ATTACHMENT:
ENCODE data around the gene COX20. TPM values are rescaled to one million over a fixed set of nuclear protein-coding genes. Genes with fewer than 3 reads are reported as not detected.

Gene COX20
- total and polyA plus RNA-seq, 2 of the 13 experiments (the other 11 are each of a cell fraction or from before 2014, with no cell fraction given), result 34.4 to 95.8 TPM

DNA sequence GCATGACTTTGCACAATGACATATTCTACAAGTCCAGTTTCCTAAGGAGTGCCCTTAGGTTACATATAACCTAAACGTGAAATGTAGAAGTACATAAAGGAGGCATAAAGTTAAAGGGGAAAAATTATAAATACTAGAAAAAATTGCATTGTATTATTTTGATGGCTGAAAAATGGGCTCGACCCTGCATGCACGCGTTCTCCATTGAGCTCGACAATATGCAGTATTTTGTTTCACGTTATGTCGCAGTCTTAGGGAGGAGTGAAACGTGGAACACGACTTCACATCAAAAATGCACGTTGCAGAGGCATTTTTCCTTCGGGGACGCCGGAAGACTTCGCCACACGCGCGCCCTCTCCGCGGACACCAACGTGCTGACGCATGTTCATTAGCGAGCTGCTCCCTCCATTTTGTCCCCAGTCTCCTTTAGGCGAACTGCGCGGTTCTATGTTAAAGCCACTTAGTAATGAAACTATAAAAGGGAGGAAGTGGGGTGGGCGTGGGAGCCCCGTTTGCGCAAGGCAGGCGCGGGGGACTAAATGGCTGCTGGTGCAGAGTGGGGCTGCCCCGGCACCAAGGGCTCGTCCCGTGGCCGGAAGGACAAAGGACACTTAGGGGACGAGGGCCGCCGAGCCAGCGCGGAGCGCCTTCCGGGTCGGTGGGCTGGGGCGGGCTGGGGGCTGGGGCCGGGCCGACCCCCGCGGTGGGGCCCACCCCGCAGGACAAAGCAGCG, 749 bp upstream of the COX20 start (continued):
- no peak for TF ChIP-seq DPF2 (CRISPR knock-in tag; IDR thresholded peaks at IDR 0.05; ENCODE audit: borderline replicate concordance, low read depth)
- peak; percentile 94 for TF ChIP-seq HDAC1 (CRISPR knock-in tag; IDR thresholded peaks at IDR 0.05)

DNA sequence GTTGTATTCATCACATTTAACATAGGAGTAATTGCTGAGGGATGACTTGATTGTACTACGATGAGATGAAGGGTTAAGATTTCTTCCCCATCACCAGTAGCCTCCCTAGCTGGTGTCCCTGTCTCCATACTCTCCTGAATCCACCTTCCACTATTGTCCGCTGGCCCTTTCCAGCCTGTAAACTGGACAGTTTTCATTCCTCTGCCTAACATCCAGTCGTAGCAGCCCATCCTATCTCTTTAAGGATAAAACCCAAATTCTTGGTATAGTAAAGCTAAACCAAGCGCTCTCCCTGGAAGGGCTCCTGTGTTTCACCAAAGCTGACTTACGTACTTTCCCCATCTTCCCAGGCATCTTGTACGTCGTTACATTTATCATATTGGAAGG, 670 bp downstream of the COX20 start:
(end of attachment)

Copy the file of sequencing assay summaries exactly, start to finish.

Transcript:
ENCODE data around the gene COX20. TPM values are rescaled to one million over a fixed set of nuclear protein-coding genes. Genes with fewer than 3 reads are reported as not detected.

Gene COX20
- total and polyA plus RNA-seq, 2 of the 13 experiments (the other 11 are each of a cell fraction or from before 2014, with no cell fraction given), result 34.4 to 95.8 TPM

DNA sequence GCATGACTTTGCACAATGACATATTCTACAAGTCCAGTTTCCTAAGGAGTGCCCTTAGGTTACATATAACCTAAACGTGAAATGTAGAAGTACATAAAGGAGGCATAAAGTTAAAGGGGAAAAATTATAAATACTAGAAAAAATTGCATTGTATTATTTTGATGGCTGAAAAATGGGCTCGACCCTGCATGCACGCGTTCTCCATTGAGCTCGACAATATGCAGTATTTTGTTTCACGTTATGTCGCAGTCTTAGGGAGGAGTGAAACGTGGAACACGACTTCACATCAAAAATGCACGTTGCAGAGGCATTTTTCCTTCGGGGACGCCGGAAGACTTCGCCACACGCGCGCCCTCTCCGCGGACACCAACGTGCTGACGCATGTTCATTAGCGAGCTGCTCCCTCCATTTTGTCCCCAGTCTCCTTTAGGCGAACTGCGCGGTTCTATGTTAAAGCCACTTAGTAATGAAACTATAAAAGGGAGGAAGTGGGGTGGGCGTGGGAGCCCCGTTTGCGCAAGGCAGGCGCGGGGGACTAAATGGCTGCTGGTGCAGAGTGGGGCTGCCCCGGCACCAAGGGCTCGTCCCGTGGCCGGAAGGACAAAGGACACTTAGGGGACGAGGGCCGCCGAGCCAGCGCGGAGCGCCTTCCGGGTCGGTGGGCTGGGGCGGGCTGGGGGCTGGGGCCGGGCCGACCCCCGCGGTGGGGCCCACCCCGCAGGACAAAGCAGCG, 749 bp upstream of the COX20 start (continued):
- no peak for TF ChIP-seq DPF2 (CRISPR knock-in tag; IDR thresholded peaks at IDR 0.05; ENCODE audit: borderline replicate concordance, low read depth)
- peak; percentile 94 for TF ChIP-seq HDAC1 (CRISPR knock-in tag; IDR thresholded peaks at IDR 0.05)

DNA sequence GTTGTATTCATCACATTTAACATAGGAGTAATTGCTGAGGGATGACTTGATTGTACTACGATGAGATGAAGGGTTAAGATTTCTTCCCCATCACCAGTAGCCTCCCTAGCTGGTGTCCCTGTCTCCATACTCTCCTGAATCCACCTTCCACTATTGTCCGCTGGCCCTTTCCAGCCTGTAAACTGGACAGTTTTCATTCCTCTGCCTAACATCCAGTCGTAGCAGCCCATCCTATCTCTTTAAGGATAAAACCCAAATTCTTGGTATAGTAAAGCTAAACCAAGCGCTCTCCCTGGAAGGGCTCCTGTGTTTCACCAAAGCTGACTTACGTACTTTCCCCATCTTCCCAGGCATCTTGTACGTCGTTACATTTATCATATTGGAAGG, 670 bp downstream of the COX20 start: